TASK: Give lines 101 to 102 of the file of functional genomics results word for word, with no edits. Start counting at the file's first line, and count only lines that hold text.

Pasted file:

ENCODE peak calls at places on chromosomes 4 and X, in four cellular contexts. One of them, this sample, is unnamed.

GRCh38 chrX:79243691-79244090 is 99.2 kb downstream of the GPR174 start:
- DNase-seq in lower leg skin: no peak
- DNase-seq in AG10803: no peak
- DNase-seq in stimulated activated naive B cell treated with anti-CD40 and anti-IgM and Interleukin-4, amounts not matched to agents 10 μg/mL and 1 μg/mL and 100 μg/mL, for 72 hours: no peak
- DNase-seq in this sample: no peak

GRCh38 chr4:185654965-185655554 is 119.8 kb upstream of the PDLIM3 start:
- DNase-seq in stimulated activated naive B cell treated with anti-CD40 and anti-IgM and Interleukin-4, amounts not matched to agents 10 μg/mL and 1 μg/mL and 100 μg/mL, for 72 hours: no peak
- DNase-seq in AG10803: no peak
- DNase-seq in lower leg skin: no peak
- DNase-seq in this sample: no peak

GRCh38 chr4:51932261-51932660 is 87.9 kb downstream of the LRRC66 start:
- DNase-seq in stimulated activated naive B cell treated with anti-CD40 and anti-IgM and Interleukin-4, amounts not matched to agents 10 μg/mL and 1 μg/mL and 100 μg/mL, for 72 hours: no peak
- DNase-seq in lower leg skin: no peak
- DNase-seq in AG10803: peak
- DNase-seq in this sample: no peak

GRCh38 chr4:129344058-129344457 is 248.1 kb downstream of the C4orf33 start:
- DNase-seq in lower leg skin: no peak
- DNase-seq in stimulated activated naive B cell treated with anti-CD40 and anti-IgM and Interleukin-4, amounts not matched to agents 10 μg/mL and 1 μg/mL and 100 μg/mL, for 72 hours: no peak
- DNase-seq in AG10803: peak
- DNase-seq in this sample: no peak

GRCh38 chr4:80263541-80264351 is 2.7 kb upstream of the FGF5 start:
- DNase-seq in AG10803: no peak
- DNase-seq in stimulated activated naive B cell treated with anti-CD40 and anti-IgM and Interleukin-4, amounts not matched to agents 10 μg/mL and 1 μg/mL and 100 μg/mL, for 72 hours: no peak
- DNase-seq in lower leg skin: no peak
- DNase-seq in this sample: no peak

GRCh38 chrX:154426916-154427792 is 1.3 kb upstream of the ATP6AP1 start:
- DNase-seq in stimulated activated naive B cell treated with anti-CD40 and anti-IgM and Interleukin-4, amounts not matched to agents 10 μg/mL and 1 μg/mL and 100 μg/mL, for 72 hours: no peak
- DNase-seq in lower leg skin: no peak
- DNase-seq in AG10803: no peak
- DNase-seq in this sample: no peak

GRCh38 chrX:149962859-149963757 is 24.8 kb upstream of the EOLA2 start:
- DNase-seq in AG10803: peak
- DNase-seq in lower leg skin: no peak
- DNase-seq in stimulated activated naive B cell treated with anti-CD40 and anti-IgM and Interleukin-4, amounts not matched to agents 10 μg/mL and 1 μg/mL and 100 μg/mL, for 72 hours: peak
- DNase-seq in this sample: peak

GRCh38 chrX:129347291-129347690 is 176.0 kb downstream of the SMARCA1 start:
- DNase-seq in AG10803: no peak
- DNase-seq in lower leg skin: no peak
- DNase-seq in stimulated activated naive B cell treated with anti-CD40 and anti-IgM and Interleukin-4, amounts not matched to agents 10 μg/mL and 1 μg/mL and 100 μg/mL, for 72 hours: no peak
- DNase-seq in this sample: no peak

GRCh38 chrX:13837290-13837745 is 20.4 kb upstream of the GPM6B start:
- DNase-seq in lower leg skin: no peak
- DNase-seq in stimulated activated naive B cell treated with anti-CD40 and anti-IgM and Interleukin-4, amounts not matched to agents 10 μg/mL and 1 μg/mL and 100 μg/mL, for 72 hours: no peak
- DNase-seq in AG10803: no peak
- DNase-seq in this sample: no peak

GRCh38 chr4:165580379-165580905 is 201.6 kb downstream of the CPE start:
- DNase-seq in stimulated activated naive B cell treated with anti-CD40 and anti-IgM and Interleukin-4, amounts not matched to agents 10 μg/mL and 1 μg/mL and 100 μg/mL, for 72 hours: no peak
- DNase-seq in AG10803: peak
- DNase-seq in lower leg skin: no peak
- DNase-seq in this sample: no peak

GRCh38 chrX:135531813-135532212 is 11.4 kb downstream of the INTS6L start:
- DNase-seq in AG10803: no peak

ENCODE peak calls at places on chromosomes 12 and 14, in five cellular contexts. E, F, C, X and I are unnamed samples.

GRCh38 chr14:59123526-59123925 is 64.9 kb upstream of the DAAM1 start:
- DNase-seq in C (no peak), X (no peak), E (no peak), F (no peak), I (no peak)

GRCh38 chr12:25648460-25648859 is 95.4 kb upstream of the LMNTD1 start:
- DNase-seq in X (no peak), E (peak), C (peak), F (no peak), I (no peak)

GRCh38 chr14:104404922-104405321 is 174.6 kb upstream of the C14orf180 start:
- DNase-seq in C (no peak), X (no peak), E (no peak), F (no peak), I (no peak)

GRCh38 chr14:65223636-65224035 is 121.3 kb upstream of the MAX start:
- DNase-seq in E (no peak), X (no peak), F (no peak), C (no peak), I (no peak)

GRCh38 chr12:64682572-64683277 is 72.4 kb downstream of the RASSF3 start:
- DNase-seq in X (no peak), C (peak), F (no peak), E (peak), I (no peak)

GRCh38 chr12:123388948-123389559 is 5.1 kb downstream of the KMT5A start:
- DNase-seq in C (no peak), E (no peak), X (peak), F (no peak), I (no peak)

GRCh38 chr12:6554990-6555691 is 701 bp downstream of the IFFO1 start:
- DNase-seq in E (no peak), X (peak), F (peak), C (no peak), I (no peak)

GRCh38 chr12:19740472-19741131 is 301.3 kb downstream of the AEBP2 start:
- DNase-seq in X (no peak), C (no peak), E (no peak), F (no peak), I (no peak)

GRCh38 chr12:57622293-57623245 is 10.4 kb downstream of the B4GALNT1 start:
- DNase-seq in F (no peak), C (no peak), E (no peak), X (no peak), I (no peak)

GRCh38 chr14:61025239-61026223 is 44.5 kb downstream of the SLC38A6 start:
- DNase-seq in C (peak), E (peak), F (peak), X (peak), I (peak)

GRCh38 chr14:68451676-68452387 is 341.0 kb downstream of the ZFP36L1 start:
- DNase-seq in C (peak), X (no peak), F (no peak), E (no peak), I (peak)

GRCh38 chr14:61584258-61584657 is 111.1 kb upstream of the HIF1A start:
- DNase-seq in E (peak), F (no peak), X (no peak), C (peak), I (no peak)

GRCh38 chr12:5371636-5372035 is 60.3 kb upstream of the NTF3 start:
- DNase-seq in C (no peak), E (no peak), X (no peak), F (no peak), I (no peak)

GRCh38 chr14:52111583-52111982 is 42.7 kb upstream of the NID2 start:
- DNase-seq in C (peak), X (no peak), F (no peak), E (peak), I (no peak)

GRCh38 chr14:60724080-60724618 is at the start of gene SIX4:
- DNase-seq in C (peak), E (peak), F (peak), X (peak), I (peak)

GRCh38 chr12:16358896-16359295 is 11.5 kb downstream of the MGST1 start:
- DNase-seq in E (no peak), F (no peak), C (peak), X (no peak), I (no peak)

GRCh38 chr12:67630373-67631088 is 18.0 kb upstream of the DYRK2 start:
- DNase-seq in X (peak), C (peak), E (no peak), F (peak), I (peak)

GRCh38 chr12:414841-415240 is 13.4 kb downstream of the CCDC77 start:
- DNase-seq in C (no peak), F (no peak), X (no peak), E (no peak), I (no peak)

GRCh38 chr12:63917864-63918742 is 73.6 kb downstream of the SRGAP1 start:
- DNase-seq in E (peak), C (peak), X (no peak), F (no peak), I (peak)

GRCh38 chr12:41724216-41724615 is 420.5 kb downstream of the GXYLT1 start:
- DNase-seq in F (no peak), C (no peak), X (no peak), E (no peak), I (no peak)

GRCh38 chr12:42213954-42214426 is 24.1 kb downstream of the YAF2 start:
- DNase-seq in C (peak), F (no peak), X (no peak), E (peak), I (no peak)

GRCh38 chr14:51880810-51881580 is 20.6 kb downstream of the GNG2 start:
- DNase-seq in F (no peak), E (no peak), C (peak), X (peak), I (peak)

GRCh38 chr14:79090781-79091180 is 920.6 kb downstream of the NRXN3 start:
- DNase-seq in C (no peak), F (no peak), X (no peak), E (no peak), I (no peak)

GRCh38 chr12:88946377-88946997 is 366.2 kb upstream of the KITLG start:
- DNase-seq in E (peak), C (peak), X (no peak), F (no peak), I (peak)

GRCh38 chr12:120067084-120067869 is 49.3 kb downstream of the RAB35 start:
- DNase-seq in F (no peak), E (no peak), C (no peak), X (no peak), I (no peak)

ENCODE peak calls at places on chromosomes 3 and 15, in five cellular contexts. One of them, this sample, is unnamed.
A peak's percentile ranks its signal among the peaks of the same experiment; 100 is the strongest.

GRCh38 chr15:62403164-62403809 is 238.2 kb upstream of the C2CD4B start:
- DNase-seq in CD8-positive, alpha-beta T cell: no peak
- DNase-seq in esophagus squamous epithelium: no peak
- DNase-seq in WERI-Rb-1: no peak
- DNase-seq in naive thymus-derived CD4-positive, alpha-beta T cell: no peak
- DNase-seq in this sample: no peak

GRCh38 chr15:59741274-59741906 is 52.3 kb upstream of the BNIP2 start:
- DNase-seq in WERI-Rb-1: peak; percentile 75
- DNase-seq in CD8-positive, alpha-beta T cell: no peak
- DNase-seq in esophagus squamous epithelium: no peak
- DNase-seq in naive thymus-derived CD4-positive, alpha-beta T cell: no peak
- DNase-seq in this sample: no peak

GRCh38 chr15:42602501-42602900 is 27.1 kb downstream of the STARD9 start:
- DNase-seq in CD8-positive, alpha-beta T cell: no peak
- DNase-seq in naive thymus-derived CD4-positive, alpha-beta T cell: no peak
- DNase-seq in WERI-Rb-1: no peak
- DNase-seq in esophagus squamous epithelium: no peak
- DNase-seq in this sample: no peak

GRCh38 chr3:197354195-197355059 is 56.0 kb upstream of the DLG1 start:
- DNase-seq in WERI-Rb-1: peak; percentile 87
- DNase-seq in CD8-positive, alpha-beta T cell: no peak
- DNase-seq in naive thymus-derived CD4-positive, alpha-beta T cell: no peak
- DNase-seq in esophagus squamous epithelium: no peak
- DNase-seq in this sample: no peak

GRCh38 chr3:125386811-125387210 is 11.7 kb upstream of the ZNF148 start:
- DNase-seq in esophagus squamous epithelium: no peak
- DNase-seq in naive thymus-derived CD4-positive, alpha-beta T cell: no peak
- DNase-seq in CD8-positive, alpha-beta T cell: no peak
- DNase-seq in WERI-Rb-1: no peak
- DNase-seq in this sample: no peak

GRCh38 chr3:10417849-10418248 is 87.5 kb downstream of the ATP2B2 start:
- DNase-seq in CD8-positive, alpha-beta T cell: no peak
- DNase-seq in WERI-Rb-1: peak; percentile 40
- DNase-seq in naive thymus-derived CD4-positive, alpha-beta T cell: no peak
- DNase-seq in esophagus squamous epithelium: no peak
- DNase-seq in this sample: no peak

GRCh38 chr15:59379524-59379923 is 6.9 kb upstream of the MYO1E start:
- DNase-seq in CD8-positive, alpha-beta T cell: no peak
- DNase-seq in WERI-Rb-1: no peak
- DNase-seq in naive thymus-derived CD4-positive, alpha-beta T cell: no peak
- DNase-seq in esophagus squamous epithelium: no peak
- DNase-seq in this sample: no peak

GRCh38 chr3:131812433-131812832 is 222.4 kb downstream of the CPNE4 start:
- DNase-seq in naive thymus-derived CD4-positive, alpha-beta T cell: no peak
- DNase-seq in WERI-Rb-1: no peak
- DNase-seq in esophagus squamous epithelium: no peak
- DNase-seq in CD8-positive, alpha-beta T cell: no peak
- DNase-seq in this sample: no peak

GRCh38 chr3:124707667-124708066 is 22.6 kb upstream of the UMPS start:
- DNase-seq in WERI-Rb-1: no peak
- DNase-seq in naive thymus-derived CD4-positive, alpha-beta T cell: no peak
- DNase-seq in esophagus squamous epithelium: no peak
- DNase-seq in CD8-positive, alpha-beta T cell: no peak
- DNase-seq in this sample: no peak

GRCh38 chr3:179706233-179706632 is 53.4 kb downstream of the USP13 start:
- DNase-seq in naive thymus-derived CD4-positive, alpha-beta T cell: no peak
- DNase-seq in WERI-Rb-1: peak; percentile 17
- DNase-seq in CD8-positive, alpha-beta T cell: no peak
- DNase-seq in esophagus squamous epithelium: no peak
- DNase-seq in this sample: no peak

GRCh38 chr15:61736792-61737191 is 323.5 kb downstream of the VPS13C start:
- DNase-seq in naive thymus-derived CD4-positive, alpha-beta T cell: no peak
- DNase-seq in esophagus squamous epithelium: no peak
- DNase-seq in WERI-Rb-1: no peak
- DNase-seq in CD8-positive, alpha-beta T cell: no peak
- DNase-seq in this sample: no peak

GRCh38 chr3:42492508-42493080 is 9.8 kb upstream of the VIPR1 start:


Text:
GRCh38 chr12:88946377-88946997 is 366.2 kb upstream of the KITLG start:
- DNase-seq in E (peak), C (peak), X (no peak), F (no peak), I (peak)